A. So I immediately began searching for a better deal and finally in 19 -- or in 2007 we were able to achieve through AG Edwards a bond offering that brought our interest rate down to just south of 4 percent. And at the time it was the second best pricing of any charter school in the nation, and that helped us substantially. We had grown from the inception rather steeply. Traverse City State Bank had funded additional construction projects, and ultimately we achieved the bond deal in 2007, and at that time, just before the bond deal was closing, it was the morning of a big conference call with the investment houses that were buying the bonds, I suffered a heart attack, and the bond deal closed while I was in the hospital. 

And they actually had to come and, you know, certify that I was alive as part of the bond disclosure; but, anyway, I recuperated for a couple of months and then I started -- when I was feeling better I started reading the bond document and I realized that there was -- and I hadn't realized this before, that there was a debt service -- 

THE COURT: Covenant. 

A. -- covenant and it defined the level of fund balance that the Academy had. There was a formula that determined what that was, and the Academy did not have that level of fund balance, and so that was May of 2007.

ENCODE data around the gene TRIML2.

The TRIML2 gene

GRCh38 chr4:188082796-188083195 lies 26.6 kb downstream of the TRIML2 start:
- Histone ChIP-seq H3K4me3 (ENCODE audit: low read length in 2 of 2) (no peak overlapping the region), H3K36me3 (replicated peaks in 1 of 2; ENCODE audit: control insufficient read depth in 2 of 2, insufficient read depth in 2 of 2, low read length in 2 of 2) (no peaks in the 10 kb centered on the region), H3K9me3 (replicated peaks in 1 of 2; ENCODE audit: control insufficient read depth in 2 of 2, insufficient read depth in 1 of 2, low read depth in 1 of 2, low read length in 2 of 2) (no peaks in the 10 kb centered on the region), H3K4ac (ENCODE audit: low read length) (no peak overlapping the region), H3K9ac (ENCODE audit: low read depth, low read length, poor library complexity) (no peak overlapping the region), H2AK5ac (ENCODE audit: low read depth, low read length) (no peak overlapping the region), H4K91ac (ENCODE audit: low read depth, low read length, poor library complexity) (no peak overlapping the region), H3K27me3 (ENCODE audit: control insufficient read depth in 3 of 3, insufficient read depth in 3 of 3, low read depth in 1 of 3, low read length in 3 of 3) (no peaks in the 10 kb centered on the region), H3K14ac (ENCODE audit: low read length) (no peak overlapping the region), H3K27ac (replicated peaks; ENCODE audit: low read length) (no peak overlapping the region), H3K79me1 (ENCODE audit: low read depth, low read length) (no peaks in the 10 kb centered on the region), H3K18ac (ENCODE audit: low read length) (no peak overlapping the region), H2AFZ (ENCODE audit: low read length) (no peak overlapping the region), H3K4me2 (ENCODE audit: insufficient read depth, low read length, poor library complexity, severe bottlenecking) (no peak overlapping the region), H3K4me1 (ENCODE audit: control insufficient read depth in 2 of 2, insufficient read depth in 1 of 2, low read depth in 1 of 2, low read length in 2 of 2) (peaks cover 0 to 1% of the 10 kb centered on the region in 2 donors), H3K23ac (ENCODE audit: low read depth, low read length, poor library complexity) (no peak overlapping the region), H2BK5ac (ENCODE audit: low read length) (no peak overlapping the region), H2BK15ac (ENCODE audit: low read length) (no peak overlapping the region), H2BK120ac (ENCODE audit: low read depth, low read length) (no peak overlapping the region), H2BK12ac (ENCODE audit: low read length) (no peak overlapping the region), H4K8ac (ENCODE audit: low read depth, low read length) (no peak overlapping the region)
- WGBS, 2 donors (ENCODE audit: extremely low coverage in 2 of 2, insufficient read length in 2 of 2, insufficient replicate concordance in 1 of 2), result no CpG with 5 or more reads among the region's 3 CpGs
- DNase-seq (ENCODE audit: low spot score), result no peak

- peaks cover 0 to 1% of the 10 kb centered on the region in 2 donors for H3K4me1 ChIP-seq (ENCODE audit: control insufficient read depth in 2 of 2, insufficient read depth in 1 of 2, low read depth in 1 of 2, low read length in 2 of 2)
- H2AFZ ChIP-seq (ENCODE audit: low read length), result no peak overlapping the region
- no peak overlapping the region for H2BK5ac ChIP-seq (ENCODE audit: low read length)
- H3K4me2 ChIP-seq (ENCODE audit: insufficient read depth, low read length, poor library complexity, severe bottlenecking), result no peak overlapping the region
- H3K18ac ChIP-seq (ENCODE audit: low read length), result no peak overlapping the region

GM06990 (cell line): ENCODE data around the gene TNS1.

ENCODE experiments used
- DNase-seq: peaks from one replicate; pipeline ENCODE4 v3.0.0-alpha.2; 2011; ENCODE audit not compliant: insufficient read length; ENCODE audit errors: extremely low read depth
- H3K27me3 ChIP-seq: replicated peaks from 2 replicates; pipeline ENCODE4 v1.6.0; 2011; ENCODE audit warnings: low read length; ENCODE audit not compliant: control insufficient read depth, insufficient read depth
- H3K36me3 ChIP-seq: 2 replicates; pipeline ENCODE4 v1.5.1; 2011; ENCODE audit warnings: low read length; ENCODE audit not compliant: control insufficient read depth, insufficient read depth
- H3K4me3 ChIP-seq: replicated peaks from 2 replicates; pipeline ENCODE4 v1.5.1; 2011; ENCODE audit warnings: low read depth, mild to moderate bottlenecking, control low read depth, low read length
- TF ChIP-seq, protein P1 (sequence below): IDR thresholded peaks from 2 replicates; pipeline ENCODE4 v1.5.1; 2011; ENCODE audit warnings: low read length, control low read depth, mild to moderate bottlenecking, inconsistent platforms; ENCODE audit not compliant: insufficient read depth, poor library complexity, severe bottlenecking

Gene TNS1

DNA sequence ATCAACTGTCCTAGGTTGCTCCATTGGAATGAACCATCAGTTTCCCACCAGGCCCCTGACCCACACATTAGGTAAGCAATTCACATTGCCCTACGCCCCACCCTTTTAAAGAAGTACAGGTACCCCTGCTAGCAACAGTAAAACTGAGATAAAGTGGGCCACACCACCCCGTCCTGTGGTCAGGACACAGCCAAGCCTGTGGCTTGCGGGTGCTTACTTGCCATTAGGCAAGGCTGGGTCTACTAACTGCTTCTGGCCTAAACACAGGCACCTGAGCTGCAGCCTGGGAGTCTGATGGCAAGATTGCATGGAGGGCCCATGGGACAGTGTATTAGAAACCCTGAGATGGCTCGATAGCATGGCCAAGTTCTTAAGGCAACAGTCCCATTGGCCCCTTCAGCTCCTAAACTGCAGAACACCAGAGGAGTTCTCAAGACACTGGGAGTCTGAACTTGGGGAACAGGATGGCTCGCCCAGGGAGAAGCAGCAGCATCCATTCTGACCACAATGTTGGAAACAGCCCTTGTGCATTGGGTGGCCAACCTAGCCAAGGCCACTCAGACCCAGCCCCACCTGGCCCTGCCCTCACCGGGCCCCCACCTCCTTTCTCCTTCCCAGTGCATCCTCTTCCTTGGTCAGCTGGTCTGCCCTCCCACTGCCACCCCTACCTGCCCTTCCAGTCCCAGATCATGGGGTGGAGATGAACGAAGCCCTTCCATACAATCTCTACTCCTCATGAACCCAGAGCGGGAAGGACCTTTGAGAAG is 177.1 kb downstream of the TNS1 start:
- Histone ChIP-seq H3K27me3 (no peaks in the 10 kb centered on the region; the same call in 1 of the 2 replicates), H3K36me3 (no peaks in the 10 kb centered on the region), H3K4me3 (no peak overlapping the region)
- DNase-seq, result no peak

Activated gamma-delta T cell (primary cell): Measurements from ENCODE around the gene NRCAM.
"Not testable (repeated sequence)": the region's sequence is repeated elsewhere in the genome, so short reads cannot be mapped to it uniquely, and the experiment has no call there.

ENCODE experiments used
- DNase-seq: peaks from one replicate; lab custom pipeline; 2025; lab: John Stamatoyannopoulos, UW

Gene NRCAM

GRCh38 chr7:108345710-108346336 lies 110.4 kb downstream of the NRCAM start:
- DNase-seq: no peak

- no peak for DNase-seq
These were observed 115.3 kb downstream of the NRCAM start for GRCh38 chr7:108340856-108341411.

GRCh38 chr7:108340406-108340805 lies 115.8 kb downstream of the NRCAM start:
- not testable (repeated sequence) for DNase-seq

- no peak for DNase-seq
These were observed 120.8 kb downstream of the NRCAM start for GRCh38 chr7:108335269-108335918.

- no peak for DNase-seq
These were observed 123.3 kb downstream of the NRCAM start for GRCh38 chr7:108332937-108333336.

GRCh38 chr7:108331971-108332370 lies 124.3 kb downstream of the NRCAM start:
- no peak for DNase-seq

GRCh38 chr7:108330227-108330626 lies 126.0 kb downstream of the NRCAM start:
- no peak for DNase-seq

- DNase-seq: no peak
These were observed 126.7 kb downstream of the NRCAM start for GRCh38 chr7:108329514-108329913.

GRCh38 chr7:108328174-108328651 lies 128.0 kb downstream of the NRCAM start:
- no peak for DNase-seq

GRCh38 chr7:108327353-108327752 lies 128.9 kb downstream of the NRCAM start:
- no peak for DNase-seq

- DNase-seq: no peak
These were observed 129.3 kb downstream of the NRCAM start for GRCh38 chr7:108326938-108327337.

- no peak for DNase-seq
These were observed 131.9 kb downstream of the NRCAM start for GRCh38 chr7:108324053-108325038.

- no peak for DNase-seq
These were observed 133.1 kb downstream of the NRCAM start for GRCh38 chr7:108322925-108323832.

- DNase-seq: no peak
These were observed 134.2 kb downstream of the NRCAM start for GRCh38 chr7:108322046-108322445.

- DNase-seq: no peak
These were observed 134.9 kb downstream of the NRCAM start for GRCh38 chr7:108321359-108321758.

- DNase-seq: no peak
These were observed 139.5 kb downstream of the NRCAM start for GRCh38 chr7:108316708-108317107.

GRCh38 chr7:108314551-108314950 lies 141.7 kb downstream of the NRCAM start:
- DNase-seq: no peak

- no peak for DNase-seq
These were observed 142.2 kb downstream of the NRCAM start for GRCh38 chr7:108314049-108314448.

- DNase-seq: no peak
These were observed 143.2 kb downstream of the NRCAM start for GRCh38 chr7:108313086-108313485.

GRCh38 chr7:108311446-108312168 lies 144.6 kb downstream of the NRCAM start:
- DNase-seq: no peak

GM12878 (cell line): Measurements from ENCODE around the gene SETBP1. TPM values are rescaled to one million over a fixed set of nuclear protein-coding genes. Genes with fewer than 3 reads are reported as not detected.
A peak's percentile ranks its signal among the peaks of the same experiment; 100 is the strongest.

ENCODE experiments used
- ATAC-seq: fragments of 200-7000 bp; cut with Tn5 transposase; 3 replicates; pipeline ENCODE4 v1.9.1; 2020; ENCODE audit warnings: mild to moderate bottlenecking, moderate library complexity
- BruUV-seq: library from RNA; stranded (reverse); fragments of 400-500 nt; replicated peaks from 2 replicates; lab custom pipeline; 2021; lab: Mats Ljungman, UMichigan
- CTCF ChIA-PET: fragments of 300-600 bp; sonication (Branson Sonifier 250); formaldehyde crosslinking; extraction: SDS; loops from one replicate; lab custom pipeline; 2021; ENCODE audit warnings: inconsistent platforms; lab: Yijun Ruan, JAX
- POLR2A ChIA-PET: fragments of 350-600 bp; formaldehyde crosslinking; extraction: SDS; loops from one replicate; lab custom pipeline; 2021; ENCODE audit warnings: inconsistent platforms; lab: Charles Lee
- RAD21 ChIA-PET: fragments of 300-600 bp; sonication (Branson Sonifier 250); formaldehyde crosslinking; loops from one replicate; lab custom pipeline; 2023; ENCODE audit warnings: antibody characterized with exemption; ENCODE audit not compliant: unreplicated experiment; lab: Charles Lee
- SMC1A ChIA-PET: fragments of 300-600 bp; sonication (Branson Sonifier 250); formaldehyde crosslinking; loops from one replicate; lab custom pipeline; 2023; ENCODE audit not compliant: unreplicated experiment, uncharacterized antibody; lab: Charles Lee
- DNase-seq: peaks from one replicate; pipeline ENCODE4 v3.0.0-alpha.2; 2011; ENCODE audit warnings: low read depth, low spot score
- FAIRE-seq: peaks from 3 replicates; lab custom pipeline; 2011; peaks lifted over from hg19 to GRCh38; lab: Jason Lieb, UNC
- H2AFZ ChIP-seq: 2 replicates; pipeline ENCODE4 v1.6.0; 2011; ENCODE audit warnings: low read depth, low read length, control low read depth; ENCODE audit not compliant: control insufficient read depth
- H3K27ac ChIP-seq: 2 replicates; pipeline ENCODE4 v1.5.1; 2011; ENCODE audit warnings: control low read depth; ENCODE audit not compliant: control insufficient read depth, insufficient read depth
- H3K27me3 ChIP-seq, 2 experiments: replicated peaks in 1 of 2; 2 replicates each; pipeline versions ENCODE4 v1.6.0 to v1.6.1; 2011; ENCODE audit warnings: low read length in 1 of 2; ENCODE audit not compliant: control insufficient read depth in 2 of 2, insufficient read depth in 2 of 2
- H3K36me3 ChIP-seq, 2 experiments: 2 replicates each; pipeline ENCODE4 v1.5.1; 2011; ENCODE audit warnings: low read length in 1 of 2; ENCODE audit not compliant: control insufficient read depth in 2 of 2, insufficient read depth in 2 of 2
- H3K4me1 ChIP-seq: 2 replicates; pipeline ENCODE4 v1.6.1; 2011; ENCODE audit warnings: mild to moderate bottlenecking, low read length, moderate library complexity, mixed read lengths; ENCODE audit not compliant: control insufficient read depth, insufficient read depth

The covenant came into place July 1 of 2007. I had two months and needed a half million dollars -- well, about $400,000. So I went to Traverse City State Bank and personally borrowed a half million dollars and wrote a check to Grand Traverse Academy for $474,000, and at the same time we entered into a promissory note coming from the Academy to Smart Schools -- Smart Schools did -- I say I did this, Smart Schools did this; sole owner of Smart Schools. 

But after pushing the Grand Traverse Academy to sign a promissory note before the end of the fiscal year ending June 30, 2007, (the note was signed on behalf of the board by Lesley Werth on June 8, 2007), Ingersoll borrowed a half million dollars in the form of a line of credit from Traverse City State Bank...but didn't deposit that money in a Grand Traverse Academy account during the 2007 fiscal year.


It appears that Ingersoll waited until the next fiscal year, ending June 30, 2008...or did he?

So why the rush to borrow the money in 2007, then?

And why does the Grand Traverse Academy's History document promulgate the fiction that Ingersoll rode in on a $474,000 horse and saved the day?

For the same reason a dog licks his balls: because he can.